Time to Abandon the Two-state Solution

The peace process reached an impasse over four years if not a decade ago. The PA has refused to negotiate without receiving major concessions in advance. President Obama was not able to kick-start negotiations even though he came out in favor of a settlement based on '67 lines plus swaps. Nor could Israel do so, notwithstanding her ten-month settlement freeze.

The prestigious Herzliya Conference, which just took place in Israel, included a panel discussion on the question, "Is the Impasse Breakable?"

A keynote to the discussion was delivered by Tzipi Livni, who will be Israel's Justice Minister and chief peace process negotiator. The tenor of her remarks was that it is very much in Israel's interest to achieve a final status agreement and that she was dedicated to the task. But most Israelis disagree.

Most experts on the panel agreed that a final status agreement will not be reached in this generation, yet they were not prepared to abandon efforts to achieve one. They believe that as long as Israel continues to build settlements such an agreement won't be achieved in any generation. Thus great pressure is put on Israel not to take unilateral action i.e., build settlements, arguing that it is proscribed by the Oslo Accords. Not so. They proscribe taking unilateral actions which "change the status of the territories". Certainly the action by the PA to get recognition from the UN as a state is clearly such an action, but building settlements isn't.

The discussion focused on what should be done in the interim to manage the conflict and preserve the status quo. Danny Ayalon, Israel's former Deputy Minister of Foreign Affairs, made a novel suggestion: that Israel should recognize the Palestinian State that both he and Israel was vehemently against when the UN did so, in exchange for a recognition by the PA of Israel as a Jewish state. The chances of such a deal being cut are negligible. The PA wouldn't entertain it because it equates such a recognition with giving up on the "right of return". The PA has also stated it is against any interim agreements. We must remember that staying with the two-state solution has lost opportunity costs.

No one, except Dani Dayan, former Chairman of the Council of the Jewish Communities in Judea and Samaria, discussed the impasse and what it would take to break it. There was an unspoken assumption that Israel would have to make major concessions to break the impasse.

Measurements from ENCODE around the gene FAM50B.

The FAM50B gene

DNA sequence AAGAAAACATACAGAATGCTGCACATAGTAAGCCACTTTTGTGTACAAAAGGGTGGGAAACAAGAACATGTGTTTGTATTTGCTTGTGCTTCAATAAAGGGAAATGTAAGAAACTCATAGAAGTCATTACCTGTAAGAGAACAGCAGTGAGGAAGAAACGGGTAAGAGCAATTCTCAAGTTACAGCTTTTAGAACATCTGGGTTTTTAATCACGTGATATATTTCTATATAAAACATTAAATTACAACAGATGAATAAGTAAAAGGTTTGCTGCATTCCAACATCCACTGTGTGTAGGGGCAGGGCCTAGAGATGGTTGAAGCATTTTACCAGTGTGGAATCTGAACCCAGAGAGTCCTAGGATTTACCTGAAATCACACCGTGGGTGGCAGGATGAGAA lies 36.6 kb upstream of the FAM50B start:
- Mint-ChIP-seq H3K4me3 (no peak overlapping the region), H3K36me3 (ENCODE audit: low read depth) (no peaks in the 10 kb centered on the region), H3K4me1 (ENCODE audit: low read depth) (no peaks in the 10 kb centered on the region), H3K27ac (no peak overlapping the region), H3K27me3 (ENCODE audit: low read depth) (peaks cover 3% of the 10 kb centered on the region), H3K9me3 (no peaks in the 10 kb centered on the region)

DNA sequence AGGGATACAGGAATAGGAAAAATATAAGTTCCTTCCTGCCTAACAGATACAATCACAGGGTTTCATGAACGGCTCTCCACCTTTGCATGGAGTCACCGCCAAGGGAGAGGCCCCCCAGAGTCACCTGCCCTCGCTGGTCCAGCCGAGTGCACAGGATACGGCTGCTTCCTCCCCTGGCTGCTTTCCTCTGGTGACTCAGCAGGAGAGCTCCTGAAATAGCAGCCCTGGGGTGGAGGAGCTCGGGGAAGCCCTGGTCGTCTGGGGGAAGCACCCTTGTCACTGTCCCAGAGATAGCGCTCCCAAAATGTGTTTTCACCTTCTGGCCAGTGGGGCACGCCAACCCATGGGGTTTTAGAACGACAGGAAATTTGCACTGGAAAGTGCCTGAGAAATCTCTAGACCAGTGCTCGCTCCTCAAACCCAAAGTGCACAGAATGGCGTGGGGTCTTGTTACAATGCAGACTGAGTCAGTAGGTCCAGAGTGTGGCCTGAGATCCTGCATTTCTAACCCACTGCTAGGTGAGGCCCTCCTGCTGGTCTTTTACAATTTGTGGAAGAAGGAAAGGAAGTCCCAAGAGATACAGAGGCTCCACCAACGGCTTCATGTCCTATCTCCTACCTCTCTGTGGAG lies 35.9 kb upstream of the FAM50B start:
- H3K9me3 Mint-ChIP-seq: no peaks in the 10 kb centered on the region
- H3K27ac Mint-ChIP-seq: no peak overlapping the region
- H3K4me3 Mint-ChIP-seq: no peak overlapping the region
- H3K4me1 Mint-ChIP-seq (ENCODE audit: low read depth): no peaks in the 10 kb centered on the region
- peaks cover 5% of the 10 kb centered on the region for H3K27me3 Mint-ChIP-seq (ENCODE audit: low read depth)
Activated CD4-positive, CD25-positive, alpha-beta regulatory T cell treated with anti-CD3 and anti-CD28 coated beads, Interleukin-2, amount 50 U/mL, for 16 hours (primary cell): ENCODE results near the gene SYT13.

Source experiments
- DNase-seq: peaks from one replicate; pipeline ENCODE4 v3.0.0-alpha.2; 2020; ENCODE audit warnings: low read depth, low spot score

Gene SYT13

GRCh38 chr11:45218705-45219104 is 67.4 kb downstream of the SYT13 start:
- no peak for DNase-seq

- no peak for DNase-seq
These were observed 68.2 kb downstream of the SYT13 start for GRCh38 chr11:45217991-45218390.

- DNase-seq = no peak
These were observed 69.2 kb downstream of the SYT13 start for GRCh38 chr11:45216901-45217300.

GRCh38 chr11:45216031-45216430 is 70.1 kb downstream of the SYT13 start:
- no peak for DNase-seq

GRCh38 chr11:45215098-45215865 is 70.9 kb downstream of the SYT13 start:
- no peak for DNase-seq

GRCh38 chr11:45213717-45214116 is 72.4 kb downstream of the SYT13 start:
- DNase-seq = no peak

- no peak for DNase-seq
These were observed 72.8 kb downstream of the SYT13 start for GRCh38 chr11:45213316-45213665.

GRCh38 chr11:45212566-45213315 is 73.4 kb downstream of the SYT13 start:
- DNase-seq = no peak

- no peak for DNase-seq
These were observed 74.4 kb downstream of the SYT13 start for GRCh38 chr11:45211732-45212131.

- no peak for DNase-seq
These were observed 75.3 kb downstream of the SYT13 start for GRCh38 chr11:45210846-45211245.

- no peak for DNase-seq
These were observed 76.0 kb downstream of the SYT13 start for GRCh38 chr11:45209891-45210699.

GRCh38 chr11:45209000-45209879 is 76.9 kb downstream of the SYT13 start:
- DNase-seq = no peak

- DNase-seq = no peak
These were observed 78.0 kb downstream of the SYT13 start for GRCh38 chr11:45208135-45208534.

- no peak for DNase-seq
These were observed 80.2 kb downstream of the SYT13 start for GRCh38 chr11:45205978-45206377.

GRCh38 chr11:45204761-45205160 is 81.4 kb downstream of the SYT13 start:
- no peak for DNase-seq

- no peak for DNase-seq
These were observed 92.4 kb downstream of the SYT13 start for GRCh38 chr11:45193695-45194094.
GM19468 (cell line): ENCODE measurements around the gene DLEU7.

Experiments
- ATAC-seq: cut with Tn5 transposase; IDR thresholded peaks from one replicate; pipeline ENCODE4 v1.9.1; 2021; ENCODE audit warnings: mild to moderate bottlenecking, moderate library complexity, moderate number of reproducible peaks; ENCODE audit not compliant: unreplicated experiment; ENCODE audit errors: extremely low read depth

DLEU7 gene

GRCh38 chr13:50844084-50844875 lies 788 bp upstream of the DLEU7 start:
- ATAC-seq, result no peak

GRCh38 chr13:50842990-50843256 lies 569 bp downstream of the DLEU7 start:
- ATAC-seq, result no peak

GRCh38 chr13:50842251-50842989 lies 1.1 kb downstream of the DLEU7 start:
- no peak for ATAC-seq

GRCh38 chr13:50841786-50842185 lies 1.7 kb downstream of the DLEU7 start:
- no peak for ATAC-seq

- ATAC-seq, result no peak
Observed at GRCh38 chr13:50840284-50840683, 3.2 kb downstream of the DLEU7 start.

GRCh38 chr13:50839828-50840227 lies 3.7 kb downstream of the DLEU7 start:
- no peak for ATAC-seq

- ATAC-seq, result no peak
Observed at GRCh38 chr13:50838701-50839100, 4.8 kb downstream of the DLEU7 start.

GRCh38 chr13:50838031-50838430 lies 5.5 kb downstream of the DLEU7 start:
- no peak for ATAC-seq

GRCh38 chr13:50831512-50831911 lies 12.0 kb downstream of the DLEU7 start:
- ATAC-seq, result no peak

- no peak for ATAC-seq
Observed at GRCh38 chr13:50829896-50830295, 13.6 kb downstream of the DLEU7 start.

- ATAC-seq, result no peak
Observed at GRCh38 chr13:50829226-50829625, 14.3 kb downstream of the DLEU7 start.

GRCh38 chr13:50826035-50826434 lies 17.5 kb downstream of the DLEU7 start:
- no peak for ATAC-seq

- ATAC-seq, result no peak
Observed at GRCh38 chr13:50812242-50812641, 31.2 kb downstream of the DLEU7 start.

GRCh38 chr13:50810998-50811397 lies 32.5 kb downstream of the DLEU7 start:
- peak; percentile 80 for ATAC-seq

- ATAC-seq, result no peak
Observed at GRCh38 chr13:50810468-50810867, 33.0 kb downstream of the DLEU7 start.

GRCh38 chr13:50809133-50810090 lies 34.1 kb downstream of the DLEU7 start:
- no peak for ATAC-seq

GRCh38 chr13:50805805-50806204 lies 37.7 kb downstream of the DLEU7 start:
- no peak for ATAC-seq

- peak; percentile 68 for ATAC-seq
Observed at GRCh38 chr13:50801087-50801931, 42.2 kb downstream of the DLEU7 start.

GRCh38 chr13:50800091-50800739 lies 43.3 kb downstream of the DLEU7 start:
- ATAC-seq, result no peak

Dayan put them back on their heels by arguing that Prime Minister Ehud Olmert, who was desperate for a deal and was one of the most moderate Israeli leaders, was not able to reach a deal with Abbas, who is recognized, so we are constantly told, as a great moderate leader. Livni, who conducted negotiations during the Annapolis Process, likewise did not succeed.

Conditions will never be as good, what with the Islamic Winter and the bloodbath in Syria.

Although these experts kept making reference to recent polls that suggest that most Israelis want peace, they ignored other aspects of the polls (here and here) that show what Israel's reject the concession expected of them.

Israelis by large majorities are not willing to share Jerusalem, give back the Golan, or uproot the settlement blocs including Ariel and Maaleh Adumin. A plurality of Israeli Jews (45%) is even against creating a Palestinian state.
The impasse exists because keeping these assets including defensible borders are more important to Israelis than "peace". The Palestinians, on the other hand, have no incentive to cede Jerusalem or the right of return. Nor do they have economic necessity. They are unwilling to compromise to get their state. Although money is tight for them, they can always count on the U.S. and the EU providing them with their needs, no questions asked. Furthermore they can always count on the EU, the UN, and the U.S. to pressure Israel to make the necessary concessions. So the status quo for them is just fine.

In effect, paradoxically, this PA support insures that the impasse will not be broken. But for Western support of the PA, the problem would have been long solved.

Thus if the West wants to break the impasse it should do two things:

1.) Accept Israeli construction east of the fence. The window of opportunity is fast closing for the two state solution to be possible. That is, a solution based on dividing Jerusalem. With such construction, the window will close within a year or two at the most. Thus the PA would be forced to cut a deal on Israeli terms if they wanted a state.